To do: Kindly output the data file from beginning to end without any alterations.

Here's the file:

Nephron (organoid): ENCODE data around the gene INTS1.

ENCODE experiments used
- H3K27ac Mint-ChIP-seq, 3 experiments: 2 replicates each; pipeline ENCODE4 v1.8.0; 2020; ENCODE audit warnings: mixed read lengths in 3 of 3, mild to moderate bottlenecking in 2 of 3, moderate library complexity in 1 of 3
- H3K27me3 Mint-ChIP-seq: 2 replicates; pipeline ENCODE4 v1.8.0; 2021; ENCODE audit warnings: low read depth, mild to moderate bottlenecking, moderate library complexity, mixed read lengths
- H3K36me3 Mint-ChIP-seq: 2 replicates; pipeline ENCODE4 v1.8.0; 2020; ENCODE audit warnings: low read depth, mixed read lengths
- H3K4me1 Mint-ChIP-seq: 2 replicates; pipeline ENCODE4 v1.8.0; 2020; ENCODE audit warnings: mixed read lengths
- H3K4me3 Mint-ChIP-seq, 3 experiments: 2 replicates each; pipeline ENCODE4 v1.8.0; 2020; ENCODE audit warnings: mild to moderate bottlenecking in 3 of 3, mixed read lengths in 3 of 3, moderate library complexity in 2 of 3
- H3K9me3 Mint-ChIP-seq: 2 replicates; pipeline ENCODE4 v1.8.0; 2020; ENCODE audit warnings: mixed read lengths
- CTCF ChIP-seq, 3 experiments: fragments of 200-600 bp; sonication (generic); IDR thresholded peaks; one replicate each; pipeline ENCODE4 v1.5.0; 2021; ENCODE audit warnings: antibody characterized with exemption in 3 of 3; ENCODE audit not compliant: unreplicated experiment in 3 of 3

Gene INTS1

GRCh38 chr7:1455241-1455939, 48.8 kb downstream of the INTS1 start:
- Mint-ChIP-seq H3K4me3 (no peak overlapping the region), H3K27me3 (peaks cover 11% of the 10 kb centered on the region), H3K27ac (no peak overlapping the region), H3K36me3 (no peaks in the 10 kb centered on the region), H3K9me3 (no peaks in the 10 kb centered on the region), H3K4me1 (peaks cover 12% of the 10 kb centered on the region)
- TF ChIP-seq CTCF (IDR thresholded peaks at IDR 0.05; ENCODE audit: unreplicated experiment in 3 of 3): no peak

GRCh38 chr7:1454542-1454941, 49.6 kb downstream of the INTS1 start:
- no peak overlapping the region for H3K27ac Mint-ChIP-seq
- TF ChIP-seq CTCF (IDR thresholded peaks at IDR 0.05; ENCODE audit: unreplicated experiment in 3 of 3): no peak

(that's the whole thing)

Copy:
Nephron (organoid): ENCODE data around the gene INTS1.

ENCODE experiments used
- H3K27ac Mint-ChIP-seq, 3 experiments: 2 replicates each; pipeline ENCODE4 v1.8.0; 2020; ENCODE audit warnings: mixed read lengths in 3 of 3, mild to moderate bottlenecking in 2 of 3, moderate library complexity in 1 of 3
- H3K27me3 Mint-ChIP-seq: 2 replicates; pipeline ENCODE4 v1.8.0; 2021; ENCODE audit warnings: low read depth, mild to moderate bottlenecking, moderate library complexity, mixed read lengths
- H3K36me3 Mint-ChIP-seq: 2 replicates; pipeline ENCODE4 v1.8.0; 2020; ENCODE audit warnings: low read depth, mixed read lengths
- H3K4me1 Mint-ChIP-seq: 2 replicates; pipeline ENCODE4 v1.8.0; 2020; ENCODE audit warnings: mixed read lengths
- H3K4me3 Mint-ChIP-seq, 3 experiments: 2 replicates each; pipeline ENCODE4 v1.8.0; 2020; ENCODE audit warnings: mild to moderate bottlenecking in 3 of 3, mixed read lengths in 3 of 3, moderate library complexity in 2 of 3
- H3K9me3 Mint-ChIP-seq: 2 replicates; pipeline ENCODE4 v1.8.0; 2020; ENCODE audit warnings: mixed read lengths
- CTCF ChIP-seq, 3 experiments: fragments of 200-600 bp; sonication (generic); IDR thresholded peaks; one replicate each; pipeline ENCODE4 v1.5.0; 2021; ENCODE audit warnings: antibody characterized with exemption in 3 of 3; ENCODE audit not compliant: unreplicated experiment in 3 of 3

Gene INTS1

GRCh38 chr7:1455241-1455939, 48.8 kb downstream of the INTS1 start:
- Mint-ChIP-seq H3K4me3 (no peak overlapping the region), H3K27me3 (peaks cover 11% of the 10 kb centered on the region), H3K27ac (no peak overlapping the region), H3K36me3 (no peaks in the 10 kb centered on the region), H3K9me3 (no peaks in the 10 kb centered on the region), H3K4me1 (peaks cover 12% of the 10 kb centered on the region)
- TF ChIP-seq CTCF (IDR thresholded peaks at IDR 0.05; ENCODE audit: unreplicated experiment in 3 of 3): no peak

GRCh38 chr7:1454542-1454941, 49.6 kb downstream of the INTS1 start:
- no peak overlapping the region for H3K27ac Mint-ChIP-seq
- TF ChIP-seq CTCF (IDR thresholded peaks at IDR 0.05; ENCODE audit: unreplicated experiment in 3 of 3): no peak